Director’s Notes: Stewards

Director’s Notes: Stewards

by Jill Ryan

I had the opportunity to speak to a group of concerned citizens recently about water withdrawals from the Great Lakes Basin, and their local and Basin-wide impacts. As I prepared for the forum and discussed the issue, I was again reminded that, as citizens living in the Great Lakes Basin, we all have a stewardship role to play in safeguarding the outstanding water resources in the Basin in which we live.

This stewardship involves protection of water resources at two levels: first, caring for the water resources in the local communities in which we live; and second, being aware of the impacts that our uses (and the uses of others locally) have on our neighbors throughout the Basin. With the Great Lakes Basin containing nearly 20% of the available freshwater in the world, our efforts to protect, restore, and maintain these wonderful resources for future generations is of great importance.

Our roles as stewards of these resources include preventing contamination by toxic substances and invasion by exotic species, maintaining water-purifying wetlands and free-flowing rivers, and many more. In addition, we need to be stewards of water use, conserving water in our own lives, considering and asking our regulators to consider the long-term impacts of any proposals for water withdrawal from the Basin as well as water uses within the Basin. We can choose to leave a legacy of clean, fresh, productive aquatic systems in the Great Lakes Basin through our personal and organizational stewardship activities, and by encouraging others, including regulators and decision-makers, to do the same.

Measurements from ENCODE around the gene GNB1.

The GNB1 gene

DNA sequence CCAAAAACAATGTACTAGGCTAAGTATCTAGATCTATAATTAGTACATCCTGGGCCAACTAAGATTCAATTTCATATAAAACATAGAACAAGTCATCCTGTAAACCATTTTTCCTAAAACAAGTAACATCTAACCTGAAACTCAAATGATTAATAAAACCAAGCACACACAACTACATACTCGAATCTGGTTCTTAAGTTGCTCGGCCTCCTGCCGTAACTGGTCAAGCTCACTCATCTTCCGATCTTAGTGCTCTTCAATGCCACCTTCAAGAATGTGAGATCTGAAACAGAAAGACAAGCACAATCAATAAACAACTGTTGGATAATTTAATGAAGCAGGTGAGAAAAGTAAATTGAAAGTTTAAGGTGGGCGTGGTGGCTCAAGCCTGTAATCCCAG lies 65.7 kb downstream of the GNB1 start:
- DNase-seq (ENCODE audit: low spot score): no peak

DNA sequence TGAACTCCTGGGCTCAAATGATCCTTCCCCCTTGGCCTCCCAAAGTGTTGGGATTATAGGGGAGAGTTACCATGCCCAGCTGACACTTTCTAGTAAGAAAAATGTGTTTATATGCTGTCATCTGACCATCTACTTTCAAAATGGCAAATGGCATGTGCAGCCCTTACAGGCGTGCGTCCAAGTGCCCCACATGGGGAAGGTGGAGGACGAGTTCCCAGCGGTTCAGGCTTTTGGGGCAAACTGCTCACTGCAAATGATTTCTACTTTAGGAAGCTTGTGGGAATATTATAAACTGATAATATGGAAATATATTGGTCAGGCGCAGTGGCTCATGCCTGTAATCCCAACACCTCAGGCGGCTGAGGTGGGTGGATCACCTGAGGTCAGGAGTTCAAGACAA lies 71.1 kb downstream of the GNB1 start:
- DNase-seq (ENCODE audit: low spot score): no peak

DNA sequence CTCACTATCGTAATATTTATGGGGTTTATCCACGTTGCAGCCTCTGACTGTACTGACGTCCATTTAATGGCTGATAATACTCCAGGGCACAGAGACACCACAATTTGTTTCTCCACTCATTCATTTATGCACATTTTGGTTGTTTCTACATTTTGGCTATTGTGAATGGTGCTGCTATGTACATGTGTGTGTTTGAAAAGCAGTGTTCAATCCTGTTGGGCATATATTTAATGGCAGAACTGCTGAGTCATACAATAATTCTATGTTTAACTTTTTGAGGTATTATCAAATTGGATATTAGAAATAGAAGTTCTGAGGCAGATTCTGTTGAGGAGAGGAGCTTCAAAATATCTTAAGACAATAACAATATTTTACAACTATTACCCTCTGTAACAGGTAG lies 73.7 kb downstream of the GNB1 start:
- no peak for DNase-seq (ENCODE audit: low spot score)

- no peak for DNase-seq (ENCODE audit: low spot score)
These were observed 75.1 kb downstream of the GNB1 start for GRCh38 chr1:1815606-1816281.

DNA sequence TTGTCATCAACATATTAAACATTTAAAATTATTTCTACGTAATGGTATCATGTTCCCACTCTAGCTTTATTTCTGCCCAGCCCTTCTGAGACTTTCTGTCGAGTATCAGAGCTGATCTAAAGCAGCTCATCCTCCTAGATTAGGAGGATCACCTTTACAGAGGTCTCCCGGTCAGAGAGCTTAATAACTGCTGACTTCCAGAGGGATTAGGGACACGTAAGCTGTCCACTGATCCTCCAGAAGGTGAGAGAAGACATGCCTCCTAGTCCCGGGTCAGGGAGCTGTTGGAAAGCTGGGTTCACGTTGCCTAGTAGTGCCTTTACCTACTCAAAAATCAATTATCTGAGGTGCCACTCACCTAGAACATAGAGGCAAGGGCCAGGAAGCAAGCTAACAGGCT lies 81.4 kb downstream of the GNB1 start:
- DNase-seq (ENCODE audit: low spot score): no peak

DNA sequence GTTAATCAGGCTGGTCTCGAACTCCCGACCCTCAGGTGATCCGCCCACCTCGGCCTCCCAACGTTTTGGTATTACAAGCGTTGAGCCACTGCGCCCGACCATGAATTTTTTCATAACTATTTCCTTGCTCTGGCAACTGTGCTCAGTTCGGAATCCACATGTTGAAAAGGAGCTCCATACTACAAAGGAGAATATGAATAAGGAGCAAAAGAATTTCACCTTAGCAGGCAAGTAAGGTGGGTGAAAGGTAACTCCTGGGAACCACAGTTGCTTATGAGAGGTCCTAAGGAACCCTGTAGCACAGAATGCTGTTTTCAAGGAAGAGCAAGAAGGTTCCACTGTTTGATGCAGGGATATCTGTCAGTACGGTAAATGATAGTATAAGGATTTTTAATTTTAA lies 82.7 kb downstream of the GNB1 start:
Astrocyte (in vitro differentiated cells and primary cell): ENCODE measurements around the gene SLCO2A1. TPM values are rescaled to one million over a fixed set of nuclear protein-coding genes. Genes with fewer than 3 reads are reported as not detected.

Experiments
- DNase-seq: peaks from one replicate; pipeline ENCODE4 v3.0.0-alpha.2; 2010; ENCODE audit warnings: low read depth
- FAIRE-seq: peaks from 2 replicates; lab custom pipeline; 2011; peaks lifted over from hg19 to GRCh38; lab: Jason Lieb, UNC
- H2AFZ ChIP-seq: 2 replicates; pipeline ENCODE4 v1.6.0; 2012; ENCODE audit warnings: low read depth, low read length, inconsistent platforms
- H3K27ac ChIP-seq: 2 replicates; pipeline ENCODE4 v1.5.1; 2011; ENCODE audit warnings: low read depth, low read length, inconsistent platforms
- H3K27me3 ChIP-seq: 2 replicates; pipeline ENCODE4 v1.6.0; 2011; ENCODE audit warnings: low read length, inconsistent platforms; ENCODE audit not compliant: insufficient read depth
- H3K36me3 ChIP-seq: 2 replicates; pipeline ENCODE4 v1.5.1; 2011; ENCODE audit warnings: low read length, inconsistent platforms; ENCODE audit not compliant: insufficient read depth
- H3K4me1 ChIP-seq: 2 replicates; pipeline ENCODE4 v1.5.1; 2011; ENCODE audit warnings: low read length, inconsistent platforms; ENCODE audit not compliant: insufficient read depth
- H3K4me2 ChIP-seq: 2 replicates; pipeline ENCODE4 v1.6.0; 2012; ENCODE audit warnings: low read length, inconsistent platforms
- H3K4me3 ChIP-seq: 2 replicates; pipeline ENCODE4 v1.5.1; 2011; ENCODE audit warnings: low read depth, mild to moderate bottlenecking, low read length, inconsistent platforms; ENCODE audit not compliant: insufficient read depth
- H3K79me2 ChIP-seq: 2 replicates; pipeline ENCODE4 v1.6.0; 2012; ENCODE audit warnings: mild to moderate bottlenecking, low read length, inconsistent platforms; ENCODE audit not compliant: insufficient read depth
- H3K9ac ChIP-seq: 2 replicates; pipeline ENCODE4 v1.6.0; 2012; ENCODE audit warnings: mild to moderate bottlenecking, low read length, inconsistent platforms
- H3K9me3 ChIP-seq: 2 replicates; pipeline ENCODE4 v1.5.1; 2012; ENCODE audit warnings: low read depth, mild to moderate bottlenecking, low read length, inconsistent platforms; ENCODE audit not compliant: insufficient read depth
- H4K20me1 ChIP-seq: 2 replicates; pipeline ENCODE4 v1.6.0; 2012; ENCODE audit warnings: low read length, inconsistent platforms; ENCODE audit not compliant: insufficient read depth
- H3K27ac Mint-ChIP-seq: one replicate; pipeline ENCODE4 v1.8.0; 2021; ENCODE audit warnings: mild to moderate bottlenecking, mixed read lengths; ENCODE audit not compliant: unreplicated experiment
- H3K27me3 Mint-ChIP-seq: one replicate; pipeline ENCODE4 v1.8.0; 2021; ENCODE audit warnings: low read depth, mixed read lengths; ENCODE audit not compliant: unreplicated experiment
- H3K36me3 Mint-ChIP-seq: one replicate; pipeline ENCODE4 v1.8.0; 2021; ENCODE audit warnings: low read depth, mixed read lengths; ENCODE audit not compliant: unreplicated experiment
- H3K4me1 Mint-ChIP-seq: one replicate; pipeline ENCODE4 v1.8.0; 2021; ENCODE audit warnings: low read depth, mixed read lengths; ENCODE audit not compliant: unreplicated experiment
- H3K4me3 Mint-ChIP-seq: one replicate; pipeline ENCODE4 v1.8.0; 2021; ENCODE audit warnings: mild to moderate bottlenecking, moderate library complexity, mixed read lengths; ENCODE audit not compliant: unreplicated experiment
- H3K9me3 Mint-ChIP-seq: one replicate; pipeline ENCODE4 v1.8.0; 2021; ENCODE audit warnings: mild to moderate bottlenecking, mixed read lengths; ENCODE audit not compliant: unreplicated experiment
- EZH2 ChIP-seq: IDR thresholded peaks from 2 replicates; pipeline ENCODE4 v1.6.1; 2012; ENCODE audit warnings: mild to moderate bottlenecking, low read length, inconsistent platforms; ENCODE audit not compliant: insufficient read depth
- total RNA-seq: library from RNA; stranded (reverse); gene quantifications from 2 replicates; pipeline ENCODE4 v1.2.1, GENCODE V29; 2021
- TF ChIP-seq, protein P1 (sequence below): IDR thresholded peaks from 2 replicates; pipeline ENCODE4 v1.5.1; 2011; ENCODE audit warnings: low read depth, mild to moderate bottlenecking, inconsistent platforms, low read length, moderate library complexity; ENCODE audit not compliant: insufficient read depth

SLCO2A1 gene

Stewardship: the careful and responsible management of something entrusted to one’s care.

Merriam-Webster Collegiate Dictionary.



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Images courtesy of Steven Huyser-Honig,
West Grand Boulevard Collaborative, & Yellow Dog Watershed Preserve.